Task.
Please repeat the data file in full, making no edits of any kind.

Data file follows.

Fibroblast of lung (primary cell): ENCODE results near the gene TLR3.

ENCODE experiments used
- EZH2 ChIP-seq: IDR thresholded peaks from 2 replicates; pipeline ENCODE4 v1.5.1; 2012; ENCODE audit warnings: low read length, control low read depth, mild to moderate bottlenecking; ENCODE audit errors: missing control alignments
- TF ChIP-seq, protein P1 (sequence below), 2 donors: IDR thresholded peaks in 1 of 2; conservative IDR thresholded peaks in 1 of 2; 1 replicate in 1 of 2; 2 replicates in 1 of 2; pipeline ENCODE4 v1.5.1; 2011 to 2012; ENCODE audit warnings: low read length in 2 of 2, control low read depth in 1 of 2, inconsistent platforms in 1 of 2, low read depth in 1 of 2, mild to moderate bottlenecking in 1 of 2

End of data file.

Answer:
Fibroblast of lung (primary cell): ENCODE results near the gene TLR3.

ENCODE experiments used
- EZH2 ChIP-seq: IDR thresholded peaks from 2 replicates; pipeline ENCODE4 v1.5.1; 2012; ENCODE audit warnings: low read length, control low read depth, mild to moderate bottlenecking; ENCODE audit errors: missing control alignments
- TF ChIP-seq, protein P1 (sequence below), 2 donors: IDR thresholded peaks in 1 of 2; conservative IDR thresholded peaks in 1 of 2; 1 replicate in 1 of 2; 2 replicates in 1 of 2; pipeline ENCODE4 v1.5.1; 2011 to 2012; ENCODE audit warnings: low read length in 2 of 2, control low read depth in 1 of 2, inconsistent platforms in 1 of 2, low read depth in 1 of 2, mild to moderate bottlenecking in 1 of 2